For the tank top I cut off both the sleeves right at the seam and cut off the neckline a bit below the seam line.   Using the fabric from both the sleeves and the neckline I cut approx. 1″ thick strips. I tied one of the strips around the material that remained between the neck and armholes of the shirt. I simply did a double knot to secure the fabric and then wrapped it around and around the material between the neck and arm holes. The idea is to create thin, round straps. I continued this until I got to the section that would be on the back of the shirt. When I got there I pulled both sides together to create one strap that ran down the back. When I would run out of fabric I would cut another strip and tie a knot to begin the new strip right on top of the piece I had just finished. After my straps were finished I went back and cut off any extra fabric that was showing from the knots I had tied and I twisted the fabric so the knots were on the inside of the straps and not visible. If my directions are at all unclear, here is the link to the post I viewed for inspiration on the tank top shirt idea: http://www.luluandsweetpea.com/2012/08/no-sew-diy-t-shirt-to-tank-tutorial.htmlTDP2

Craft Fun in the Summer Sun: Acrylic Sun Prints

KidsCraft1Hi Everyone! After our recent post highlighting the effects of praise on children, we thought it would be neat to share an activity that would be both fun for families and an opportunity for parents to practice effort based, non-evaluative praise :-). The acrylic based sun prints we are sharing here are both these things!

I originally found this craft on the Craftiments blog. When I saw it I knew my girls would enjoy this because it combined their love for collecting nature items with their affection for being outside in the summer sunshine. I shared the craft with my sister and she decided to try it with her own children. Her family chose to make sports themed sun prints and she provides their variation of the craft below as well.

Supplies needed:

  • White 100% cotton fabric (Note: You can purchase this at a craft store, or you can cut up a worn out t-shirt you have at home)
  • Measuring stick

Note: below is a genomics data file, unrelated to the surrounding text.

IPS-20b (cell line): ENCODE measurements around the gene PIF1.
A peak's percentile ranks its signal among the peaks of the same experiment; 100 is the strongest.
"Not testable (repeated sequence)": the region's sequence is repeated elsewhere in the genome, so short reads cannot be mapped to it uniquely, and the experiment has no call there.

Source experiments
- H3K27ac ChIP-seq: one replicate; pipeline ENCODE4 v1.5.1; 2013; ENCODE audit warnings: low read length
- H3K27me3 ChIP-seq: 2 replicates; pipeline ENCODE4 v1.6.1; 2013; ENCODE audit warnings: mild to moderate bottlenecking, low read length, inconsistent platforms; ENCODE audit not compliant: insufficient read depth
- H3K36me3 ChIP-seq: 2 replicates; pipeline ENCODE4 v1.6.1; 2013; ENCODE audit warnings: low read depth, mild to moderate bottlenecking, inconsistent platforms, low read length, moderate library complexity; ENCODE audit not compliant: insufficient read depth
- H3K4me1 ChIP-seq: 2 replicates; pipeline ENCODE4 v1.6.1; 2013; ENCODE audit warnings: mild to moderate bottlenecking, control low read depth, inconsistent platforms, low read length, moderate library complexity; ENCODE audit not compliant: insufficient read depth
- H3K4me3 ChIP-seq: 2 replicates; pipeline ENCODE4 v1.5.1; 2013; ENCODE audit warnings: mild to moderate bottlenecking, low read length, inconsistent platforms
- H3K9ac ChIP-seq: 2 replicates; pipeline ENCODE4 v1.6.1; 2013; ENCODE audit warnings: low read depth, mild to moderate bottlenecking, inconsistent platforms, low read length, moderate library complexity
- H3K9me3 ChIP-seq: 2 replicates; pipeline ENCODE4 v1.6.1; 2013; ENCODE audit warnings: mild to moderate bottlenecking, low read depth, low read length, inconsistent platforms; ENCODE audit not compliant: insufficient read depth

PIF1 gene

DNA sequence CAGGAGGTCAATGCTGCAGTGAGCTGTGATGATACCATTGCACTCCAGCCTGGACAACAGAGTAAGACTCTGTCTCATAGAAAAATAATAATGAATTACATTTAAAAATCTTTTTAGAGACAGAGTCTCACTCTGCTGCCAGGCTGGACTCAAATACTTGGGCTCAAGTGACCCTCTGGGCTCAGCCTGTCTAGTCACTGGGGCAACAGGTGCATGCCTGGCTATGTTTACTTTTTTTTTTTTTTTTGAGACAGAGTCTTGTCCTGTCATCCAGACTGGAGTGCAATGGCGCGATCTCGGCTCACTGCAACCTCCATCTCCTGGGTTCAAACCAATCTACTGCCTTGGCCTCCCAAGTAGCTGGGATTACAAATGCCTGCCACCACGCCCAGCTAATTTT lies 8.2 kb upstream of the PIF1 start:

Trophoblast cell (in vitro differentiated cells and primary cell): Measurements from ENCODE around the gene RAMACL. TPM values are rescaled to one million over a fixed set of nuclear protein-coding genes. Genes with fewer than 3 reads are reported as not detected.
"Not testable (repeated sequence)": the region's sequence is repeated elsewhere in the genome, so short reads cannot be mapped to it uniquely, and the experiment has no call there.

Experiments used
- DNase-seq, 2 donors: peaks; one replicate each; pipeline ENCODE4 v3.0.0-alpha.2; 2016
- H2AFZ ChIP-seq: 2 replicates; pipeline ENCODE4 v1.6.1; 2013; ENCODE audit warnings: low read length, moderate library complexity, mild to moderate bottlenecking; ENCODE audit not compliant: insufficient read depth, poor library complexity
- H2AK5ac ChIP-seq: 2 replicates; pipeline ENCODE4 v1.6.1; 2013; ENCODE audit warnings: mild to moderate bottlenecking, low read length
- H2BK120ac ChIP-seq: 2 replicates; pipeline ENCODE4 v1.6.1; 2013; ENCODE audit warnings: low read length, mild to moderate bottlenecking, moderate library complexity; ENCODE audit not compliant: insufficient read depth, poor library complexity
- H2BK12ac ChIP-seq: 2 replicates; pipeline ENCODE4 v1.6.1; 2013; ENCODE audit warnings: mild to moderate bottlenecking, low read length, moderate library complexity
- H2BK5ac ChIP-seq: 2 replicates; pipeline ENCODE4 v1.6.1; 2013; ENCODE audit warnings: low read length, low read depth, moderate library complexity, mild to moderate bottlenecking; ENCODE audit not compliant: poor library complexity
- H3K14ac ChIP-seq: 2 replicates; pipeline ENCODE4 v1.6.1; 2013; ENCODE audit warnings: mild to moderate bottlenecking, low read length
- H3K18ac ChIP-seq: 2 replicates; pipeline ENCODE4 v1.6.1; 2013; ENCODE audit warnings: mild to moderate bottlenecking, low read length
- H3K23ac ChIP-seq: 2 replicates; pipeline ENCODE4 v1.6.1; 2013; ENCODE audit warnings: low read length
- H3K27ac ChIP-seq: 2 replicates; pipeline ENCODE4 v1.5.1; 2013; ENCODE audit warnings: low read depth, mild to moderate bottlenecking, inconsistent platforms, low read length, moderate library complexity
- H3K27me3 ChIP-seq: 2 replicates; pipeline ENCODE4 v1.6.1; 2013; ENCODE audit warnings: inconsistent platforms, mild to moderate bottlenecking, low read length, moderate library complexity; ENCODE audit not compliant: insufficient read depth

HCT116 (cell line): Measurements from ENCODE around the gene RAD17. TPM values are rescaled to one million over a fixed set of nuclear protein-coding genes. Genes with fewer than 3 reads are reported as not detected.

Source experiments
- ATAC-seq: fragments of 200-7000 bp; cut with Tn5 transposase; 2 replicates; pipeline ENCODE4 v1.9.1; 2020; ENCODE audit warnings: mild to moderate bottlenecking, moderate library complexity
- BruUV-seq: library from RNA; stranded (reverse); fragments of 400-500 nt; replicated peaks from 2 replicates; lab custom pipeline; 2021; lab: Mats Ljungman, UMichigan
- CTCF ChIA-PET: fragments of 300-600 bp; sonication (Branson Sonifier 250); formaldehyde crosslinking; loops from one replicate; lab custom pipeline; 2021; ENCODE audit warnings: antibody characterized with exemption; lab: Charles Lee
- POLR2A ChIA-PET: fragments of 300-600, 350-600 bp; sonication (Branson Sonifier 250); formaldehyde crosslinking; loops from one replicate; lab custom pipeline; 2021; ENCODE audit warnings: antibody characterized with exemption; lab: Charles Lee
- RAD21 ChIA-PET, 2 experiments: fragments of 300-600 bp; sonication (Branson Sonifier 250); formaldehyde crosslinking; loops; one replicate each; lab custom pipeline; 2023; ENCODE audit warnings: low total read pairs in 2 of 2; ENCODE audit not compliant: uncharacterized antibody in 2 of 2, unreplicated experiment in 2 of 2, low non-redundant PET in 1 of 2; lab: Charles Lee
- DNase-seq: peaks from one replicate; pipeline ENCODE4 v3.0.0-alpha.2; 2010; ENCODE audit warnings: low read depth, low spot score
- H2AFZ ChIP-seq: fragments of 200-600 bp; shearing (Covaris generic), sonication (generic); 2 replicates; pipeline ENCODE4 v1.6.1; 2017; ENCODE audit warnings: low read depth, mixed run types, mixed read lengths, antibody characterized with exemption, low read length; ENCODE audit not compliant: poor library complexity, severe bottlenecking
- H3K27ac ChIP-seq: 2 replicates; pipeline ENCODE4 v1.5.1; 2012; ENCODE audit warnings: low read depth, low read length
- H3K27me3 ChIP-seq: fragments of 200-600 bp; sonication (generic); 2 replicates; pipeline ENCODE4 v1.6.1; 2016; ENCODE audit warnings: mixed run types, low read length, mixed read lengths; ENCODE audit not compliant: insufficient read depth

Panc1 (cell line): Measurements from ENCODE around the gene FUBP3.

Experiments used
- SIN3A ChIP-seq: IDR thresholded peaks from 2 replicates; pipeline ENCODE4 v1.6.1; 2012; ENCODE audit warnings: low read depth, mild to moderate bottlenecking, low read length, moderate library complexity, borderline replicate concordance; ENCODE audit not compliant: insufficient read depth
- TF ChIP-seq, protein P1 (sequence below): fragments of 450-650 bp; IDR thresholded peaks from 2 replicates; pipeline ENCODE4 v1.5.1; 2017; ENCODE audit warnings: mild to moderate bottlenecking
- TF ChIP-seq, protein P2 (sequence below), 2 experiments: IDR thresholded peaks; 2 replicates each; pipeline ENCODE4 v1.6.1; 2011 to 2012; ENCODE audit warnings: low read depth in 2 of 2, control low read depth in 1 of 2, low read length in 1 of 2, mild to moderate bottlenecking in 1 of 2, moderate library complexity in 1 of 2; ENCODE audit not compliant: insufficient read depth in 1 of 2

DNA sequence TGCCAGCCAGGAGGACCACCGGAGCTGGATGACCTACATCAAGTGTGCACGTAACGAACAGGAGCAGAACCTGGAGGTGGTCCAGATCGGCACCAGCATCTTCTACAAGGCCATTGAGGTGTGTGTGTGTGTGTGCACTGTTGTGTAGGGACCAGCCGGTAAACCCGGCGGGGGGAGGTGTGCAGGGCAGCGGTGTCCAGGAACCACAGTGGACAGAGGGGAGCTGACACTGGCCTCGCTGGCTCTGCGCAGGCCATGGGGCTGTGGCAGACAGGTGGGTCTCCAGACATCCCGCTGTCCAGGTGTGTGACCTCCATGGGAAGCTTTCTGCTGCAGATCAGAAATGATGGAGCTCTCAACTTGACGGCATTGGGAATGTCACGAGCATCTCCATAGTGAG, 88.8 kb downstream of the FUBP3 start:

• Fabric pen
  • Acrylic craft paints (darker colors work best)
  • Paint brushes
  • Water
  • Spray bottle
  • A tarp or plastic bag
  • Any item that lays flat, i.e. nature items (flowers, rocks, leaves), cut-outs, foam shapes, etc.

Craft1Directions:

  1. Gather all the supplies listed above
  2. Use your measuring stick and pen to outline a large square on the cotton fabric (Mine measured 11×14)
  3. Cut out the square along the lines drawn on the fabric
  4. Lay out a tarp or plastic trash bag to protect your driveway or patio
  5. Select the paint colors you will use and thin them about 1:1 with water
  6. Completely wet your fabric
  7. Squeeze it out just enough so it remains very damp, but no longer drips
  8. Lay your wet fabric flat on the tarp or plastic bag
  9. Let the painting begincraft3craft6
  10. Immediately after painting, press your items on the fabric gently. Press the edges as flat as possible to get a sharp image of your item.
  11. Let the fabric dry completely in direct sunlight (ours took 4 hours to dry)
  12. Once dry, begin the fun part, the peel and reveal of the itemscraft8craft7
  13. Heat set the paint by putting your dried prints in the dryer at high temperature for 45 minutes
  14. Now you can wash them if you desire to soften them up
  15. Display them however you choose

craft15Sports-Themed Variation of the craft: For the version of the craft my children did, the only thing that differs from the above is instead of pressing nature items into the wet fabric, we prepared letters that spelled the names of their favorite football teams and used those instead. We used stencils to trace the letters onto black light-weight poster board and then carefully cut them out. We placed light-weight wood star shapes that we purchased at the craft store on our prints as well. One thing to note is that you can buy pre-made wood letters pretty inexpensively at the craft store and use those in place of the poster board letters. It will save you the effort of cutting out the letters, but add a bit of additional expense.craft12 A few things to keep in mind:

  • Try to avoid doing this on a windy day as the items may blow away
  • If the paint begins to dry before you put the items on, use your spray bottle to mist the fabriccraft9

If you would like to be prepared when questions on how this works begin, here is a brief summary of the process. The water rapidly evaporates from the surface of the fabric that is exposed to the sunlight. The areas that have been covered by leaves, flowers, poster board letters, etc. are protected from evaporation, so it is wetter under the items than it is on the exposed fabric. This causes the water to slowly spread from under the covered fabric to the drier exposed fabric. When this happens, the paint pigments under the items are pulled out along with the water.  craft10craft14